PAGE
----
Practicality is also the top priority when it comes to the case. With a diameter of 42 millimeters, this watch fits on every wrist and should only be too small or too large in the rarest of cases. With a height of 12.50 millimeters, it lies pleasantly flat. Another plus point: the low weight of only 88 grams, which makes you hardly feel the Junkers Pilot.
The quality of the case is outstanding. The processed stainless steel makes a great impression. Generally speaking, all watches are made in Germany. Thanks to the brushed surfaces, the Flieger is not as prone to scratches as it would be with a polished finish.
The watch glass, which protects the “corrugated metal” dial, is made of sapphire. As a watch in the Bauhaus style, this is not a given. The style is often used to justify a cheaper mineral crystal. Sapphire is significantly more scratch-resistant, but less common in the mid-three-digit price segment. With a screw-down caseback, the Junkers Flieger comes in at a water resistance of 10 bar/ATM – splash-proof. For a non-diver’s watch, this is perfectly sufficient for everyday use.
Seiko’s NH35 – the engine of the Junkers Flieger
My secret design highlight is probably the screw-down crown, which was designed with extreme attention to detail. Even its tapered shape is extravagant. Thanks to the fluting on the sides, it is particularly easy to operate. A nice detail: the engraved Junkers logo on the top, which is also found on the dial.
The crown is used to wind the automatic movement inside the case. This is a NH35 from Seiko, which is the undisputed top dog in this price range. No wonder, because the caliber convinces with reliability and robustness. Its affordable purchase price is also of great importance, as it gives the brand better options in pricing. Officially, Seiko specifies the accuracy with the two extreme values -20 to + 40 seconds. However, Junkers has made improvements here and regulated the built-in movements at +12 seconds per day – a good value.
A dream in silver corrugated metal
How Junkers integrated the famous corrugated metal design of the F 13 into the pilot’s watch, I find simply great! The horizontally running pattern is not too obtrusive. And if you’ve never seen the F 13 before, you’ll find it to be a nice touch that breaks the anonymity of a typical Bauhaus watch and makes it more interesting. As usual for a pilot watch, the Flieger 9.58.01.03 has sufficiently large and easy to read Arabic numerals. Finding your way around quickly was essential for pilots of that time. Beautiful: the red second hand, which makes the dial look like a historical circular gauge.
At 3 o’clock, there is a rectangular date window. The silhouette of the airplane was stylized and integrated in black above 6 o’clock.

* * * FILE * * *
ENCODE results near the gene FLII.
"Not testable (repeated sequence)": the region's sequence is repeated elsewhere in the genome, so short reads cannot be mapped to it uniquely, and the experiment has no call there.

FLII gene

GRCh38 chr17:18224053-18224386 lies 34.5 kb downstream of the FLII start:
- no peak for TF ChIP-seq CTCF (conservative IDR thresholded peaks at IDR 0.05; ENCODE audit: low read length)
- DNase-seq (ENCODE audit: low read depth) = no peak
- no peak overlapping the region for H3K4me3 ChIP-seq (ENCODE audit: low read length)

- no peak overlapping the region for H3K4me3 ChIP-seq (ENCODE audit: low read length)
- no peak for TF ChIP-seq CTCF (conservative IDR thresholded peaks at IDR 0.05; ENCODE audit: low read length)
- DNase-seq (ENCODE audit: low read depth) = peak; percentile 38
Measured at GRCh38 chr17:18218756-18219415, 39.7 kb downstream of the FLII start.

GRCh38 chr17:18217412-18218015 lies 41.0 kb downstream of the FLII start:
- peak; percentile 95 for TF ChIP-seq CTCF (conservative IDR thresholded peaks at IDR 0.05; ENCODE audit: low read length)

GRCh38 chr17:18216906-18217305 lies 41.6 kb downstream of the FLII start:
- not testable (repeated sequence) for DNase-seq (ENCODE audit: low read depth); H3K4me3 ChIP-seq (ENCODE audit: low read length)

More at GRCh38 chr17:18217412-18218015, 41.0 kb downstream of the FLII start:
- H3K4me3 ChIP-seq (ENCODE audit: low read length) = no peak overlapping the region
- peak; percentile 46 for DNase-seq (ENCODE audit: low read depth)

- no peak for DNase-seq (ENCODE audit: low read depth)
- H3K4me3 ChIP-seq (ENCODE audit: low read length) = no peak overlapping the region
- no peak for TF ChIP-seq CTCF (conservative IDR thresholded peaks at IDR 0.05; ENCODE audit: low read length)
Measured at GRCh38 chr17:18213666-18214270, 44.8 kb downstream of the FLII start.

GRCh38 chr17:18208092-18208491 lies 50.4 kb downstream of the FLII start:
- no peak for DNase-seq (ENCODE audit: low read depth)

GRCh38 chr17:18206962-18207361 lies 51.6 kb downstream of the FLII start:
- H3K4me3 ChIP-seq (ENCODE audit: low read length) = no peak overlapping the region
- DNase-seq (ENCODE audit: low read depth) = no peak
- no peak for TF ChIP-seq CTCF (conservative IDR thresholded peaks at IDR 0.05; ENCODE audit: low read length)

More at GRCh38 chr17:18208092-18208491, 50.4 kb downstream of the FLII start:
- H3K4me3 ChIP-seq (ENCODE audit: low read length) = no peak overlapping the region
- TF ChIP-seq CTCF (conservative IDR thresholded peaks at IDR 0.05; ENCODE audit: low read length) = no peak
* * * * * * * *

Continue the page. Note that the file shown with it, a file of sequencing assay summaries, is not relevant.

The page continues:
What does every good pilot’s watch need? That’s right, a matching leather strap. The one of the Junkers Pilot is black, quite sturdy and contrasted by bright stitching. The width between the lugs is 22 millimeters. In everyday wear, I noticed the wearing comfort to be consistently positive. Junkers’ bracelet can take a lot, is durable and yet incredibly comfortable on the skin.
My conclusion about the Junkers Flieger
In conclusion, the only question that remains is: who is the Junkers Flieger actually made for? Among the targeted clientele are of course fans of the F 13. Since the aircraft can now look back on a history of more than 100 years, these should already have come to know the F 13 as a historic old-timer. Such enthusiasts often have the reputation of being particularly quick victims of bad homage products. This is obvious, after all, you buy a watch like the Junkers Flieger driven by emotion, not because you need a new wristwatch to tell time. The Flieger, on the other hand, is really good. It treats the subject with dignity, but also makes an excellent impression in terms of craftsmanship.
This brings us to the second major target group, watch lovers. Those who appreciate a reduced, timelessly beautiful aviator design with Bauhaus references should take a closer look at the Pilot’s Watch. The Bauhaus theme is not omnipresent, which I like. This leaves enough room to pay respect to the F 13 in terms of design.
As of spring 2023, the Flieger series is represented on the market with three other references that are identical in construction to the test watch. The differences concern color variants and the surface structure. Only the reference 9.58.01.03 presented here has the “corrugated sheet metal,” while the references with black and blue dials are visually similar classics. You’ll be a bit more daring with reference 9.58.01.06, whose dial features a convincing green gradient. Each model costs 485.00 euros. Considering the good quality and the classic design, this is a fair price.
All further links to the watch and to the topic of pilot watches can be found below.